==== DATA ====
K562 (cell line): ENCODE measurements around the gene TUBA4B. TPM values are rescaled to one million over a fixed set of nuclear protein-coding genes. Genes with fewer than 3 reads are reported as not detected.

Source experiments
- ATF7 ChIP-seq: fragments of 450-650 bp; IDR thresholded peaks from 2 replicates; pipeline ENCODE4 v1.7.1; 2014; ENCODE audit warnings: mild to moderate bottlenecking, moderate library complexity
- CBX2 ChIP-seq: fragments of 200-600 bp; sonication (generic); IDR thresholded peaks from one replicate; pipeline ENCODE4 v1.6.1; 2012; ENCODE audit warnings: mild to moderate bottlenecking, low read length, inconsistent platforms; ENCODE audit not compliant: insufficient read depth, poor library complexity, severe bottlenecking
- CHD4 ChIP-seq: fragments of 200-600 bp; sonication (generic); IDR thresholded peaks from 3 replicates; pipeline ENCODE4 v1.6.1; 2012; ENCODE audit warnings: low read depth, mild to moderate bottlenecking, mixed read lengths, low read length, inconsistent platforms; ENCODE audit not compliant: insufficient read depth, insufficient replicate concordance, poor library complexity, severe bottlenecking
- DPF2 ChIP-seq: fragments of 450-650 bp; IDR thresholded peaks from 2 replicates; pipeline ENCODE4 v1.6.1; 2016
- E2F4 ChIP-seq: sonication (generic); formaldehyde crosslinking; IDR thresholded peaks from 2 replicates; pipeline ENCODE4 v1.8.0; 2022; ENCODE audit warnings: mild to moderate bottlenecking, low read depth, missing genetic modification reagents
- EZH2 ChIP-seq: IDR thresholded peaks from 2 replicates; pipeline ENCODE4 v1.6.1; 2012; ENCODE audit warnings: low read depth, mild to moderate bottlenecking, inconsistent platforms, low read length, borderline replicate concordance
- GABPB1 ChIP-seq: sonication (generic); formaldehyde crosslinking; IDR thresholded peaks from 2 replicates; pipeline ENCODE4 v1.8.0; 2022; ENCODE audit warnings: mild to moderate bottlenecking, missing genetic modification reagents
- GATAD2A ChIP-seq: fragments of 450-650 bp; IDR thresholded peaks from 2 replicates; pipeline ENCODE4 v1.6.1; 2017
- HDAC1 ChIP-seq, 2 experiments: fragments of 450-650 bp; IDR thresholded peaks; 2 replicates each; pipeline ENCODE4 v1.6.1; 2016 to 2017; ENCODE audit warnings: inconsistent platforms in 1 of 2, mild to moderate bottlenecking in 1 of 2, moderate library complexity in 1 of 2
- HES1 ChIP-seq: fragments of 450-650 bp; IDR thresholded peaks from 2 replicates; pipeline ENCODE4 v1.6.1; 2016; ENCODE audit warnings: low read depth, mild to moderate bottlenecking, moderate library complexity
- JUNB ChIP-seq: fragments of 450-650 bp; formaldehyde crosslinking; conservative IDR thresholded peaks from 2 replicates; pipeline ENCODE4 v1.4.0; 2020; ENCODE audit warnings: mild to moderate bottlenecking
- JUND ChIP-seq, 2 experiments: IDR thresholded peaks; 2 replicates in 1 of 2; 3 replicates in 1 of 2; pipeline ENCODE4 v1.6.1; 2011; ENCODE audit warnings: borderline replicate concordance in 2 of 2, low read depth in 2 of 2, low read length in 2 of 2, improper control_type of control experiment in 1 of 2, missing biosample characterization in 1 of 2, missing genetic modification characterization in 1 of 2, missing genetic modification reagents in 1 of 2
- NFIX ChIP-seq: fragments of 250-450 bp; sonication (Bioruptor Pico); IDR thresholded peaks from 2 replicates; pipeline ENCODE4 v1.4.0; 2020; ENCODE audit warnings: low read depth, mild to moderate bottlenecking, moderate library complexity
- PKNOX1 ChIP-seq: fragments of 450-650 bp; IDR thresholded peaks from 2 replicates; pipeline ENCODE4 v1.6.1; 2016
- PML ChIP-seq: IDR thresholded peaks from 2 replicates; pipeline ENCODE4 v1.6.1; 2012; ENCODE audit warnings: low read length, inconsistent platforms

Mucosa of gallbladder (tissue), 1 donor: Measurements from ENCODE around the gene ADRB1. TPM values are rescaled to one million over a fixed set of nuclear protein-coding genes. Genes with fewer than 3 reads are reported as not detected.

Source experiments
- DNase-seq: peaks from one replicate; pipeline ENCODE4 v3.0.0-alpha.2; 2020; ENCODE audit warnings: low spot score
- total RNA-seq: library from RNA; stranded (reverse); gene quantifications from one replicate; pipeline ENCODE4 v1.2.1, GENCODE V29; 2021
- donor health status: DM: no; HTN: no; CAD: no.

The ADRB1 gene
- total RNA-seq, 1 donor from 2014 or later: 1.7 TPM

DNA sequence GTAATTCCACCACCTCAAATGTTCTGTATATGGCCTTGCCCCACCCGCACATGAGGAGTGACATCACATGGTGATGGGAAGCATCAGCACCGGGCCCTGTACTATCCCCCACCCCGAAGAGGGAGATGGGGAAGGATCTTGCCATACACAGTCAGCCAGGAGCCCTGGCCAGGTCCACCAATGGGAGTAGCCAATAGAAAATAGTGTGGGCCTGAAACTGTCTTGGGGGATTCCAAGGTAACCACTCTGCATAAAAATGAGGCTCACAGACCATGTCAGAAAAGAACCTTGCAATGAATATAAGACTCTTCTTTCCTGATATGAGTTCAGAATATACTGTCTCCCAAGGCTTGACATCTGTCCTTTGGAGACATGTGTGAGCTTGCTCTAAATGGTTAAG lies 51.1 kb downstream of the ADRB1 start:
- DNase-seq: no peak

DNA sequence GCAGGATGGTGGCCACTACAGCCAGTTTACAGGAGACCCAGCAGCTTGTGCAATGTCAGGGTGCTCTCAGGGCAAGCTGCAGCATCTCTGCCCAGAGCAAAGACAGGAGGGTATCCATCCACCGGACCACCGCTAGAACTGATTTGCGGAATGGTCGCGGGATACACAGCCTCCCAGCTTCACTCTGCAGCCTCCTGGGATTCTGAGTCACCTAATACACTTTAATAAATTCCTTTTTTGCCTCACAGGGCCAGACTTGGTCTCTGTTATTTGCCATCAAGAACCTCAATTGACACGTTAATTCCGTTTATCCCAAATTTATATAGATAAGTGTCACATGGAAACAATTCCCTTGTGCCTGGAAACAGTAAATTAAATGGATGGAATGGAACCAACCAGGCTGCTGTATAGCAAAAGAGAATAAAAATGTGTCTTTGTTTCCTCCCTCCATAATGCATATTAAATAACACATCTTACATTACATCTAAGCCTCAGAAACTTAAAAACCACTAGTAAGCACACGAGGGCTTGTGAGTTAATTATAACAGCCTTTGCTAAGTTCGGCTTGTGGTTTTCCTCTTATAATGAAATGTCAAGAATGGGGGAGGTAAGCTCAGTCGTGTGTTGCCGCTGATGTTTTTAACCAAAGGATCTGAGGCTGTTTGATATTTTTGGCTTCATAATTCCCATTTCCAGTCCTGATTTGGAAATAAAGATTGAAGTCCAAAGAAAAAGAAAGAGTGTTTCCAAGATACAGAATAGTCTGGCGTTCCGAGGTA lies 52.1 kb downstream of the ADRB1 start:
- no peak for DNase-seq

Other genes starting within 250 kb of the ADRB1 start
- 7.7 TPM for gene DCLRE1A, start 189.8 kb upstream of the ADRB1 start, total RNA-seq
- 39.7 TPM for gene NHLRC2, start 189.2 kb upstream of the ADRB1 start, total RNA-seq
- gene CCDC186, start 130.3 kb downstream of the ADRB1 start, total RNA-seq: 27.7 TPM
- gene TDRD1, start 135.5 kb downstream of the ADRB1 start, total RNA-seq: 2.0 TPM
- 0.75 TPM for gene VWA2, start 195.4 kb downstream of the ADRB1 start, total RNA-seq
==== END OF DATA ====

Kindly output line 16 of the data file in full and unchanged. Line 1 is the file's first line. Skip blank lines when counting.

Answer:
- PKNOX1 ChIP-seq: fragments of 450-650 bp; IDR thresholded peaks from 2 replicates; pipeline ENCODE4 v1.6.1; 2016